Take note of the items mentioned on the first bullet point: mood and emotional well-being. There’s a reason why the ACOG listed those first, and I’m glad they did, because it shows the growing importance of focusing on maternal mental health.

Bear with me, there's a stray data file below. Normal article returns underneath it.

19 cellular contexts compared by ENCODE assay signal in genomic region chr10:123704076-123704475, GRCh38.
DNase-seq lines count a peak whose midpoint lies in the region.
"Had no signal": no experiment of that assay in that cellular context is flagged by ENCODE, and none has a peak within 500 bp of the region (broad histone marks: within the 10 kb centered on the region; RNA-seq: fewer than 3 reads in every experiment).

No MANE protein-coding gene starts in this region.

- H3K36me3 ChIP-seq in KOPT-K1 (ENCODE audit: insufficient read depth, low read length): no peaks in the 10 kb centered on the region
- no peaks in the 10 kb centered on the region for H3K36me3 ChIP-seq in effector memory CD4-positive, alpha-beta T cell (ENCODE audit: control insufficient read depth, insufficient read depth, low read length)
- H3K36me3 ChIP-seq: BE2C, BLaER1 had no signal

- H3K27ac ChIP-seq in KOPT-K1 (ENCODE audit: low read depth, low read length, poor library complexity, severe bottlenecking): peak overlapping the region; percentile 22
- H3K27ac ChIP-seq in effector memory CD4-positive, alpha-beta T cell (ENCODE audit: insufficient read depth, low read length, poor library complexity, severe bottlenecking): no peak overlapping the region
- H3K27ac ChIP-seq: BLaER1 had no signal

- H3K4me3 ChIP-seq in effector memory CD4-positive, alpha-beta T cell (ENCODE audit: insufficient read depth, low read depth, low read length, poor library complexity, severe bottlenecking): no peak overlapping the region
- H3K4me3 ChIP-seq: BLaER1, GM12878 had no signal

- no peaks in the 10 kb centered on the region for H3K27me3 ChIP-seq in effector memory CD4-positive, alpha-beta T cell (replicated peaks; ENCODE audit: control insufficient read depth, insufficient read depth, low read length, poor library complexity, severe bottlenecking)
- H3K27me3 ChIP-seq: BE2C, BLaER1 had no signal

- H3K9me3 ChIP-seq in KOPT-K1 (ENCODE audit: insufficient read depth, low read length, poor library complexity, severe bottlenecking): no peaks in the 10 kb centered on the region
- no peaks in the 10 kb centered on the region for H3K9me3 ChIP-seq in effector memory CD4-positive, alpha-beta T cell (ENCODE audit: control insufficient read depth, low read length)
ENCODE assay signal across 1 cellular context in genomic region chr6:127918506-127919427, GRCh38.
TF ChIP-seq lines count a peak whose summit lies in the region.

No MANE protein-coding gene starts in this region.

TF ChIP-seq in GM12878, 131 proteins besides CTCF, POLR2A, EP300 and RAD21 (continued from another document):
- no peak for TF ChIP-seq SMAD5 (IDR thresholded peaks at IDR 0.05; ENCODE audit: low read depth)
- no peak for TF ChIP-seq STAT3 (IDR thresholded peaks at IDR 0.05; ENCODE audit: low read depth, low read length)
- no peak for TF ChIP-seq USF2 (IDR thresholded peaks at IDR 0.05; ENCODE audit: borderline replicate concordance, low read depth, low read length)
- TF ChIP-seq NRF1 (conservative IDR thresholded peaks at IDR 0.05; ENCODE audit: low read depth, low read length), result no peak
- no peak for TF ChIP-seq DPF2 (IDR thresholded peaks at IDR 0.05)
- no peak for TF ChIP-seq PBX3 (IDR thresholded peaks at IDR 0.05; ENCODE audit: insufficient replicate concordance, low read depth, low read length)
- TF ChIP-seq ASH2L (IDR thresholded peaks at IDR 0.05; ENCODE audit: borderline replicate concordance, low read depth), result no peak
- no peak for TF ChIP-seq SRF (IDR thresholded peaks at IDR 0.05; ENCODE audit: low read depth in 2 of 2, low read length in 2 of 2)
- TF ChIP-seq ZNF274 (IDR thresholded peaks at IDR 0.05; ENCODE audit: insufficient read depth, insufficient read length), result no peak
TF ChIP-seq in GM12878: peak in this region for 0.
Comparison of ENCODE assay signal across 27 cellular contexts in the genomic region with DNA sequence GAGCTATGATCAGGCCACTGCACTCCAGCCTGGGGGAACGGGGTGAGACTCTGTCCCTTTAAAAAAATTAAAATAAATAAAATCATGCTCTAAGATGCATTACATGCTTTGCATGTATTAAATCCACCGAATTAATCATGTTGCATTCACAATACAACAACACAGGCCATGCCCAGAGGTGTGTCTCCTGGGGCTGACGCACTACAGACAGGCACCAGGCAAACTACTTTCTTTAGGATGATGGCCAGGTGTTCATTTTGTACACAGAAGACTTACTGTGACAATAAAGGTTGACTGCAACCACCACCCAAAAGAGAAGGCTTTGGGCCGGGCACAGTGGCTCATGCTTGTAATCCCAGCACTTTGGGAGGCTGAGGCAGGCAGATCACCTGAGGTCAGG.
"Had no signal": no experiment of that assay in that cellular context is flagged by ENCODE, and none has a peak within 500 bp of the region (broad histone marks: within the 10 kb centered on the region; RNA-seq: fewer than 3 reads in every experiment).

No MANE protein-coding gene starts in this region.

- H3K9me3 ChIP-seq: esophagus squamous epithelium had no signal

When your OB or midwife speaks to you about postpartum mood disorders during your pregnancy (and they absolutely should be, so make sure to bring it up if they don’t), they will give you basic guidelines as to what to expect and, if applicable, when it’s time to seek additional, professional support. Generally speaking, the “baby blues” are considered normal during the first two weeks of your postpartum recovery. Those can manifest in many ways but are commonly seen in things such as: crying for what seems like no reason (we’re out of my favorite ice cream!), irritability (ugh, you’re breathing too loud!), anxiety (please don’t touch or hold my baby!), impatience (just let me burp the baby, I know how to do it!) and sadness (I’ll never have alone time ever again!). The vast majority of new moms experience baby blues in some fashion but, with time, the symptoms start to dissipate, and you slowly exit the thick fog that once engulfed your daily life. Sometimes, however, those symptoms don’t go away, and they can get worse. If your occasional crying and sadness turns into severe mood swings, or if you find yourself withdrawing from loved ones and having extreme feelings of shame or guilt, those may be indications of something a little more serious. And while we all have moments of inadequacy as new moms; these things shouldn’t plague you. Other things to be on the lookout for is if you find yourself living in constant fear or worry, having trouble focusing, or if you have physical symptoms like dizziness or nausea. While a lot of that sounds like normal new mom territory (and it absolutely can be), symptoms of both postpartum depression and anxiety sit on a spectrum and manifest differently in every woman, so it’s important to speak with your health care provider if you do find yourself experiencing any of these symptoms past that initial two-week mark, especially if you’re having thoughts of harming yourself or your baby.